Thanks to its efforts, nearly half of the visitors to the site believe that the water quality is good, compared to barely anyone at the start of the project. Indeed, monitoring shows that the pollution in the water outflow from the upper Arturówek Reservoir was reduced by around 70%, a vast improvement of the 20% that was expected.

The scale of the earthworks carried out was also wider than foreseen. In addition to the three Arturówek Reservoirs, bottom sediments were removed from reservoirs located above Wycieczkowa Street in Łódź. Removing thousands of cubic metres of sediment improves water quality, while the modification made to the Bzura River above the reservoirs increased its capacity to self-purify.

Restoring lowland reservoirs

Prof Zalewski was confident that the lowland reservoirs could be restored despite the belief the size of the catchment area would present too great a challenge. A first step to reducing the problem of toxic algae formation, however, was to identify the sources of nitrogen and phosphorus feeding the algae and to calculate the nutrient threshold under which the algae would no longer form, he explains. As well as directly preventing toxic discharges into the water sources, a key clean-up measure is to plant aquatic plants, which remove harmful nutrients.


"The idea was to use ecosystem processes as a management tool,” says the professor. This means gaining a thorough understanding of the processes that determine an ecosystem’s resilience to climate change and other environmental factors in order to control these processes. “My team’s philosophy is that if project is granted, our obligation is to generate more advanced science and solutions than submitted in the proposal" he explains. "EH-REK is demonstrating that progress can be made on a greater scale than previously thought possible."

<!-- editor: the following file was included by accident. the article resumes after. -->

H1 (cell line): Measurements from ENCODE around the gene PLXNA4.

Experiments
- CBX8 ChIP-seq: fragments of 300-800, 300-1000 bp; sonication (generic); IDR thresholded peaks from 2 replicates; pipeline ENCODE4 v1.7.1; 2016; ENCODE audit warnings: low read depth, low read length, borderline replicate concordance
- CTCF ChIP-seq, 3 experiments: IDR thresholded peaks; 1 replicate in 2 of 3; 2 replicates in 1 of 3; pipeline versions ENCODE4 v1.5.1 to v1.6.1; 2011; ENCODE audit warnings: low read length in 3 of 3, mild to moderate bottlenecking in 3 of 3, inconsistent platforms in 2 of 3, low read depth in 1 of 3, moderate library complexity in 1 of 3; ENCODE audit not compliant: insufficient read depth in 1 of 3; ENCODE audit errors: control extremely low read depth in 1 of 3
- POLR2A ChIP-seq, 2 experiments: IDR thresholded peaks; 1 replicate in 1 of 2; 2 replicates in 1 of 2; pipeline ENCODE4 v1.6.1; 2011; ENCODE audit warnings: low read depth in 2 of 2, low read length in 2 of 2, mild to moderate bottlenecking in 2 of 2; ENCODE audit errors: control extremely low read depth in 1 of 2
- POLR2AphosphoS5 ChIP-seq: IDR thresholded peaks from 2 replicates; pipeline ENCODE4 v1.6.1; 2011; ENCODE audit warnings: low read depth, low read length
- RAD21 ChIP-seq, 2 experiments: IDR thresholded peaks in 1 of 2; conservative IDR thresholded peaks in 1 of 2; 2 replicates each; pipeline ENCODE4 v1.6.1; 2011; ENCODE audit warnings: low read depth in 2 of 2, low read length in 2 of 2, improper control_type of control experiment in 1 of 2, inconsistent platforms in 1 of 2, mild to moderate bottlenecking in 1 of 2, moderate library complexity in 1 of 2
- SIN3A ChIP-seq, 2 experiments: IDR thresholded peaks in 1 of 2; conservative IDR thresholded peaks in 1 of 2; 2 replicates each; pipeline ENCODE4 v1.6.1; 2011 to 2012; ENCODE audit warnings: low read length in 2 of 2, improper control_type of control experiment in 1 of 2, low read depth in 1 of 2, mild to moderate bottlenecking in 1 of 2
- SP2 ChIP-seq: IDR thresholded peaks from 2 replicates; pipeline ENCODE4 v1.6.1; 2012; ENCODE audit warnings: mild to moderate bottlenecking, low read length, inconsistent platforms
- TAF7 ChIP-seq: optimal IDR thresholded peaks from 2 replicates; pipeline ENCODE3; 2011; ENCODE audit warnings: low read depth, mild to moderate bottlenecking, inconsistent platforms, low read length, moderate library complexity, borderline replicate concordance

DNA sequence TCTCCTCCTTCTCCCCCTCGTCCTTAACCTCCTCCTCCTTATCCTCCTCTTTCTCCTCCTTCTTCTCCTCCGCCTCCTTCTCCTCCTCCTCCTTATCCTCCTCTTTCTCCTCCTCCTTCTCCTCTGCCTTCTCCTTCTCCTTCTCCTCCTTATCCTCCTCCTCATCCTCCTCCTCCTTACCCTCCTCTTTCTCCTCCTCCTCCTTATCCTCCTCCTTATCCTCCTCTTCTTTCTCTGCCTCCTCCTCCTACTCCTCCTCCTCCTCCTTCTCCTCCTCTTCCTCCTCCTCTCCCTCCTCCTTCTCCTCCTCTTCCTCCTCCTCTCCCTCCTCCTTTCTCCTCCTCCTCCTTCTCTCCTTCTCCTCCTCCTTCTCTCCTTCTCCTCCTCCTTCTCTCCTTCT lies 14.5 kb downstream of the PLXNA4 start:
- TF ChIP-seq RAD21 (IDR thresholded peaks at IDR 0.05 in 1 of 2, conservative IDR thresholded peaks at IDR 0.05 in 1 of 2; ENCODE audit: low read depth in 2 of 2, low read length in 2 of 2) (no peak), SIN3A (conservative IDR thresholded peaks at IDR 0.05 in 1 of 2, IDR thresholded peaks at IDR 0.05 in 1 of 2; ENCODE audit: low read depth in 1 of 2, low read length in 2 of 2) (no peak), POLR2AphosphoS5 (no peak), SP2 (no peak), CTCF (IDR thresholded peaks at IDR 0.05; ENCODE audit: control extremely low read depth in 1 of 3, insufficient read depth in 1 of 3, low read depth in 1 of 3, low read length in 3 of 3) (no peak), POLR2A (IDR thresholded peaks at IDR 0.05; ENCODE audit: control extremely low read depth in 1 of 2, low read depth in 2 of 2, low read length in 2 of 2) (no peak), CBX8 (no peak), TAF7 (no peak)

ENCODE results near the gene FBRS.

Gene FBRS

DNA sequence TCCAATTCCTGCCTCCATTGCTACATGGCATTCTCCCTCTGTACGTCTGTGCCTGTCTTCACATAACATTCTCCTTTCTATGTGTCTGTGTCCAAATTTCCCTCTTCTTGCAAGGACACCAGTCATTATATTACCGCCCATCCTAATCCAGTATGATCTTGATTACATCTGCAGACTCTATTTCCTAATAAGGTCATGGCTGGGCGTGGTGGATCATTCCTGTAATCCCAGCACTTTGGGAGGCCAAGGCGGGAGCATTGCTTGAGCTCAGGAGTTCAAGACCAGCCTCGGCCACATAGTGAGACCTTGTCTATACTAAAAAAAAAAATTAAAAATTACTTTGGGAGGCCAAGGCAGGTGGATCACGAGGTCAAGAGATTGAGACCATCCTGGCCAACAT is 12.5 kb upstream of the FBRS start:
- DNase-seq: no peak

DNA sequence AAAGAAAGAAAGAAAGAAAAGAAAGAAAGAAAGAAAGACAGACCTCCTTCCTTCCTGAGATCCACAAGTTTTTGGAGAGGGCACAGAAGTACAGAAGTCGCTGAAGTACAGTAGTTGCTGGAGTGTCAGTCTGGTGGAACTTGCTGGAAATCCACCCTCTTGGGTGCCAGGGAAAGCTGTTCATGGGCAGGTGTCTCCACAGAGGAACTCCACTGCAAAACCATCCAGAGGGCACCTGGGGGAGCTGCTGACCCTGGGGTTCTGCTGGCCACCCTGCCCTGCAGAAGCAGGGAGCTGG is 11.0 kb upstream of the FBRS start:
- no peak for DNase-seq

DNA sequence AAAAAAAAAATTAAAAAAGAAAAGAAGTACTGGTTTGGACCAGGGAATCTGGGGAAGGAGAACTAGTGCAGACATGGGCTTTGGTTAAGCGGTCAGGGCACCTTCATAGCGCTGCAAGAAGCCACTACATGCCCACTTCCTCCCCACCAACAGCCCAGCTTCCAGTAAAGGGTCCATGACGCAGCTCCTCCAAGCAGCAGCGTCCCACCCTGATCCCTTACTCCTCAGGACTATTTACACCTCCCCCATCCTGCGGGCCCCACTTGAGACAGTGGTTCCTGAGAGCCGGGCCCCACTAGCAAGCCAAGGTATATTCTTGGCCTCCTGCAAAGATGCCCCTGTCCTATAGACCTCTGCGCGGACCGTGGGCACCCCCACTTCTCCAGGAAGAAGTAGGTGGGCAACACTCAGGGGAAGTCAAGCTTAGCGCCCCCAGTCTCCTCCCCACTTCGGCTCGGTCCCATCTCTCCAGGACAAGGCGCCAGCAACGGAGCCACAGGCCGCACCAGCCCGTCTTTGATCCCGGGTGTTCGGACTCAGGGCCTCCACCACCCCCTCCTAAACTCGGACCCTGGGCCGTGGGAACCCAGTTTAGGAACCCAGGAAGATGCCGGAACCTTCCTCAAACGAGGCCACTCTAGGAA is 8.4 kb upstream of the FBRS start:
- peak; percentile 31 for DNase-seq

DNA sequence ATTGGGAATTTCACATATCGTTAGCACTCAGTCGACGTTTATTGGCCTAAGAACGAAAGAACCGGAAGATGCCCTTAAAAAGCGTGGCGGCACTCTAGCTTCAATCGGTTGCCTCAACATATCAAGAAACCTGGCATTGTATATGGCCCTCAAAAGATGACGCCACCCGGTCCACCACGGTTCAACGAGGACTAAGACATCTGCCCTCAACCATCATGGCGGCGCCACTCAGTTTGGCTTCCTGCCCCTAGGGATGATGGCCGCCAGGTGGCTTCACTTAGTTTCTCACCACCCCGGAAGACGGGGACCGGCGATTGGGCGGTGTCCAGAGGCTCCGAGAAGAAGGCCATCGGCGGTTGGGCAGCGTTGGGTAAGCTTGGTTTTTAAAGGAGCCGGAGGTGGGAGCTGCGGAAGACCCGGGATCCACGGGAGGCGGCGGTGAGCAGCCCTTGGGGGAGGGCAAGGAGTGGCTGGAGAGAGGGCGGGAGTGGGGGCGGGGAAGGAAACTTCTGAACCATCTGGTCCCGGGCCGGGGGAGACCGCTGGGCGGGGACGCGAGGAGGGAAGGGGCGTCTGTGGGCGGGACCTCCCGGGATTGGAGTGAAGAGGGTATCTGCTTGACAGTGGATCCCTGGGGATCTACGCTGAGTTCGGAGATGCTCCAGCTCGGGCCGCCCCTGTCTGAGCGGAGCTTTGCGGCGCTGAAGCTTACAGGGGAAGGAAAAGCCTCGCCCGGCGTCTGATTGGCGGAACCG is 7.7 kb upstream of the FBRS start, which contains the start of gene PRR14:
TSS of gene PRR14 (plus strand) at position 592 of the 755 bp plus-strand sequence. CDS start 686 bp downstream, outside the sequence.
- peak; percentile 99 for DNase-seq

Another major outcome of the project was the creation of an online tool to support the decision-making of local authorities and to help them select the best practices for water protection in their territories.

Revising the leisure economy

By the end of the project, the blooming of blue-green algae had been eradicated from the target sites, making them once again attractive to visitors. Thousands of people, in fact, are now enjoying the clean beach of the largest reservoir during the summer months, and a small restaurant has even opened.

EH-REK is a Best of the Best LIFE Environment project 2016-17

Untilled fields lock carbon underground


2 July 2018A life-sized trial has shown that tilling soils is not necessary to maintain crop yields, but avoiding it can help tackle climate change.

So-called conservation agriculture has allowed Spanish farmers to match the food output of conventionally ploughed land, while cutting their production costs, reducing greenhouse gas emissions, and locking more carbon in their soils.

Cereals, seeds and legumes

As part of the LIFE+AGRICARBON project, farmers responsible for some 90 hectares of semi-arid land in the Guadalquivir valley of southern Spain stopped tilling half of their fields and shifted local farming techniques to conservation agriculture.

“Instead of growing a single crop, farmers rotated the species planted on each field, and left crop residues after harvests to keep the soil covered all year round,” says Emilio González, manager of the Spanish Association for Conservation Agriculture Living Soils (AEACSV) in Cordoba. As coordinator of LIFE+AGRICARBON, he explains that conservation agriculture involves minimal mechanical disturbance to the soil, covering it with biomass, and diversifying the crop species grown on it.


The approach is controversial. Óscar Veroz, a colleague of Mr González from AEACSV, says that, for generations, Spanish farmers have tilled their land and let it breathe in efforts to make it more fertile. Recent research suggests that this time-honoured tradition actually releases water, carbon and microorganisms from the soil that are crucial for growing healthy crops.

“We put the theory to the test,” says Mr Veroz. “This is the first LIFE project in which conservation agriculture has been monitored on such a large scale – and the results have exceeded expectations.”

Climate change mitigation

When compared side-by-side with conventional farming techniques in the Guadalquivir valley, non-tilled land produced the same amount of food as neighbouring plots but required 20% less energy to farm.